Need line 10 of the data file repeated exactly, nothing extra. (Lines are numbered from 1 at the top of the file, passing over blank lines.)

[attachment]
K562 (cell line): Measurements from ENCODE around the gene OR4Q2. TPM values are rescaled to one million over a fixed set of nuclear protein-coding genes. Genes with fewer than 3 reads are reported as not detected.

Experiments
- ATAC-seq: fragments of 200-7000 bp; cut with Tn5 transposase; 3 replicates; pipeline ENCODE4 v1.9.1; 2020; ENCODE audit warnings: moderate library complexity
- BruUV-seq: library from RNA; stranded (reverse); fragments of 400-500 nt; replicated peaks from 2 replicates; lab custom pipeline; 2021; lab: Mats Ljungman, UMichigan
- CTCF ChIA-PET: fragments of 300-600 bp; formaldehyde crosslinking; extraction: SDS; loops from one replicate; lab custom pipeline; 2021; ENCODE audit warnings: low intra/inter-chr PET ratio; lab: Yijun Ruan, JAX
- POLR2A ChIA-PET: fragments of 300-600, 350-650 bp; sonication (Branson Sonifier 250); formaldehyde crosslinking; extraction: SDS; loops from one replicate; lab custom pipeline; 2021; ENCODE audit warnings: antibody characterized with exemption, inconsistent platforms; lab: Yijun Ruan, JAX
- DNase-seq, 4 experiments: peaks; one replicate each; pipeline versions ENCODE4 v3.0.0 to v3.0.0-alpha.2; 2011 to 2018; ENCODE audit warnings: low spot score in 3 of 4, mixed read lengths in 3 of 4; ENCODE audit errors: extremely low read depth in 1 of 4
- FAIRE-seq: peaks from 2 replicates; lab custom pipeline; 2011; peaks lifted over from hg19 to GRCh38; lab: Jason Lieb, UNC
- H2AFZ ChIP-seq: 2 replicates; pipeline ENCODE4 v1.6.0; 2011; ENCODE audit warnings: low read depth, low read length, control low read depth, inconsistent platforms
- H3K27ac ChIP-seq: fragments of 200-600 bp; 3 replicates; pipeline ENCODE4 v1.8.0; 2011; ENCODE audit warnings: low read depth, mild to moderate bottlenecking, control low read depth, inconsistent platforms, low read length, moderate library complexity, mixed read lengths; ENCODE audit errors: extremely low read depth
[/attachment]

- H3K27ac ChIP-seq: fragments of 200-600 bp; 3 replicates; pipeline ENCODE4 v1.8.0; 2011; ENCODE audit warnings: low read depth, mild to moderate bottlenecking, control low read depth, inconsistent platforms, low read length, moderate library complexity, mixed read lengths; ENCODE audit errors: extremely low read depth